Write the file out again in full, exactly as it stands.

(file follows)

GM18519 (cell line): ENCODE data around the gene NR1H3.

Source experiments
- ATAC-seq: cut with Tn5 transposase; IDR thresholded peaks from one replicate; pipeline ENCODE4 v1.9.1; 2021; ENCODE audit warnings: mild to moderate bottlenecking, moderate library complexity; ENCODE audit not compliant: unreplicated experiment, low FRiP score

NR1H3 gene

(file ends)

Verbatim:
GM18519 (cell line): ENCODE data around the gene NR1H3.

Source experiments
- ATAC-seq: cut with Tn5 transposase; IDR thresholded peaks from one replicate; pipeline ENCODE4 v1.9.1; 2021; ENCODE audit warnings: mild to moderate bottlenecking, moderate library complexity; ENCODE audit not compliant: unreplicated experiment, low FRiP score

NR1H3 gene